David DesRoches | Connecticut Public Radio
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David DesRoches

Reporter

David finds and tells stories about education and learning for WNPR radio and its website. He also teaches journalism and media literacy to high school students, and he starts the year with the lesson: “Conflicts of interest: Real or perceived? Both matter.” He thinks he has a sense of humor, and he also finds writing in the third person awkward, but he does it anyway. 

He's won some awards. He's lost some, too. Winning is better, but does it really matter? What matters is the work and its impact. Here are some of his stories that matter: special education; toxic PCBs in schools; hate crime; environmental damages; students with emotional disabilities suspended at high rates; sexual assault cover-up; deaf children and the choices their parents face

He believes that journalism should hold the powerful to account and shed light on misunderstood and underserved populations. Much of his work has focused on people with disabilities. His coverage of systemic civil rights violations by a wealthy public school system against students with disabilities ended in numerous resignations and state legislation to address the flaws exposed. His report on toxic PCBs in aging schools for Reveal led two senators to independently call for an investigation into the EPA. The documentary on deafness, called “Making Sense,” has been described as the most multimedia project in the 40-plus year history of Connecticut Public.

The intersection of race, disability, and behavior is also a topic of interest, as are the various forms of cultural expression, and how they're often mischaracterized and misunderstood.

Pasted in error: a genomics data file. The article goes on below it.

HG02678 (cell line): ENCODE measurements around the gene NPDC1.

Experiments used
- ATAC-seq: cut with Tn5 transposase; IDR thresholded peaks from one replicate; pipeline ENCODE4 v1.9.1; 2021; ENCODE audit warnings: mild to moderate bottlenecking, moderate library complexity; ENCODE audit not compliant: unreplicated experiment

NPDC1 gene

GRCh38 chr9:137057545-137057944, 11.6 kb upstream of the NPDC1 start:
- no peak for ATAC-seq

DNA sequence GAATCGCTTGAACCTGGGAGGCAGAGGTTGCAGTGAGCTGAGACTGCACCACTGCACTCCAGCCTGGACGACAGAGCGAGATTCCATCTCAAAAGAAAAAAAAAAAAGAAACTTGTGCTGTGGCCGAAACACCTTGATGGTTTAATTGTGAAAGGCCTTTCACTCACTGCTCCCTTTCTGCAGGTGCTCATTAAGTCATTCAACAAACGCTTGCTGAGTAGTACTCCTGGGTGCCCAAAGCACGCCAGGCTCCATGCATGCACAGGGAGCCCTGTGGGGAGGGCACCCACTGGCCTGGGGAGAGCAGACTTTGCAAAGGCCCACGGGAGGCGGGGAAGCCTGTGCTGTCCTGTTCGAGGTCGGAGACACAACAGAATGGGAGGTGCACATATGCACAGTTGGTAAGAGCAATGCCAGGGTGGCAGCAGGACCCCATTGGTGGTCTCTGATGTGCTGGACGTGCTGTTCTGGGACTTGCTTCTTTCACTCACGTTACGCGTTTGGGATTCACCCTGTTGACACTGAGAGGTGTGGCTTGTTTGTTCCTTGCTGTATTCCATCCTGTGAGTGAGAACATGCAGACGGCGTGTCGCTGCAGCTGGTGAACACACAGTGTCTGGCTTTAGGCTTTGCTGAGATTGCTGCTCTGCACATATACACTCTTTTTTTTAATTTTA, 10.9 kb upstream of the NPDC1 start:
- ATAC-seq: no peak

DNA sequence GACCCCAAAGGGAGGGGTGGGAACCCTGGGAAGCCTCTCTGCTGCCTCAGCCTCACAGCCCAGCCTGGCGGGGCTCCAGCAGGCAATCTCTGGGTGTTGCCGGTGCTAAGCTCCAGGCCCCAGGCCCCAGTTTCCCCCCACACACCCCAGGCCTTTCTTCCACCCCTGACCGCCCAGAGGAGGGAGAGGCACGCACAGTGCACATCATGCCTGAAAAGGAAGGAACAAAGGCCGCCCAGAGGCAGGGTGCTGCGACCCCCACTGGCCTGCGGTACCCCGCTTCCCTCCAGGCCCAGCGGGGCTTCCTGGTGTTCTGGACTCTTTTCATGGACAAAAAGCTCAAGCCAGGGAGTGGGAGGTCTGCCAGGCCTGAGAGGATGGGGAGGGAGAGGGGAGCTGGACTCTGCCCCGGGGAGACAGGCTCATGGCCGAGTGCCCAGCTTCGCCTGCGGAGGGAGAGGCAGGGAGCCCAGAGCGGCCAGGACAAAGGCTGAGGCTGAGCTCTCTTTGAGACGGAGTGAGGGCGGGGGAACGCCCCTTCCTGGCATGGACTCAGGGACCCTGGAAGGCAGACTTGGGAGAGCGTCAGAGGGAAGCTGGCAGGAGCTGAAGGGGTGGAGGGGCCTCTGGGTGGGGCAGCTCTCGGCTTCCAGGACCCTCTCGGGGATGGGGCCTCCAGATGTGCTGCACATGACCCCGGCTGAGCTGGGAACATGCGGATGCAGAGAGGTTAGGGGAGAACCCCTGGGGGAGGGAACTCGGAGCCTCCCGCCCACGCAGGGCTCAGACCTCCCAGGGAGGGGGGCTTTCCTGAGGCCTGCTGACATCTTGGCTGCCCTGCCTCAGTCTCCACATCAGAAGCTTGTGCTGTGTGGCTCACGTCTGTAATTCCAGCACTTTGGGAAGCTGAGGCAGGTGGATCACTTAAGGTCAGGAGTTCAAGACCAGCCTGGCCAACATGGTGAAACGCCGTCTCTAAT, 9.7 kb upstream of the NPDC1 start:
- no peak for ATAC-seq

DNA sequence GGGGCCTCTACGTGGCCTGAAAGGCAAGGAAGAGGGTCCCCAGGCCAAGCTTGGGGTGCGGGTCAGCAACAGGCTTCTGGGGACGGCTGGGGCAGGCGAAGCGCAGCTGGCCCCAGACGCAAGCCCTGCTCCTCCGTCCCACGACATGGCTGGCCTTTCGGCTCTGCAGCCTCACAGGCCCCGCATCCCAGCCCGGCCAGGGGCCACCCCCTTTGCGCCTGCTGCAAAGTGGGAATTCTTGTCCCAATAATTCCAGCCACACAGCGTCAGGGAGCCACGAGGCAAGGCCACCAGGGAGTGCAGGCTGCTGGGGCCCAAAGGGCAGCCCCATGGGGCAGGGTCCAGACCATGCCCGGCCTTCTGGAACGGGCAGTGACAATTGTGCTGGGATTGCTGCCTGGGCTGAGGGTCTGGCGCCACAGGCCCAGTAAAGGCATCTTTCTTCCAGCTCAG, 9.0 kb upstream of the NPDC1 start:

In addition to education coverage, he's reported on environmental topics, such as human waste and the use of biosolids on farms, and a dangerous publicly-funded pesticide program. He's also reported on sexual assault cases; prosecutorial misconduct during a hate crime trial; the aftermath of the Michael Brown shooting-death in Ferguson, Mo. Some of these stories have led to congressional investigations and actual legislation at the state level. His work has appeared on NPR, Reveal from the Center for Investigative Reporting, and numerous local and regional newspapers.

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David DesRoches

Shawn and Shane Brooks had a problem. They'd been accepted into Morehouse College, excited to attend the same school as Martin Luther King Jr. and other black male leaders. 

But then they got their financial aid packages. 

mygueart/iStock / Thinkstock

A state investigation into Norwalk's special education program has found that the district has not been following federal law, but the findings reflect deeper problems that the district has faced for years.

The complaint that sparked the investigation was filed on behalf of 14 Norwalk students, but Jill Chuckas, a special education advocate who filed the complaint along with two lawyers, said the problems impact all kids with disabilities in the district.

Keith Allison / Creative Commons

Families in Connecticut and across the country who are here illegally are bracing for raids this weekend, as agents with Immigration and Customs Enforcement, or ICE, are expected to target some 2,000 people with deportation orders in at least 10 cities.

Even though the names of Connecticut cities have not been circulated as targets, families here are still worried about being separated.

WNPR/Frankie Graziano

A former federal prosecutor said the 2008 deal handed out to accused child molester Jeffrey Epstein in Florida is "completely unheard of."

For over a decade, Krishna Patel prosecuted human traffickers in Connecticut. She said current labor secretary, Alexander Acosta, needs to explain why he gave Epstein such a good deal.

Jessica Hill / Associated Press

The head of Newman's Own Foundation has been ousted from his position after allegations of misconduct from employees, though the nature of the misconduct has not been officially released.

Bob Forrester was Paul Newman's right-hand man, and he took over the Westport-based foundation when Newman died in 2008.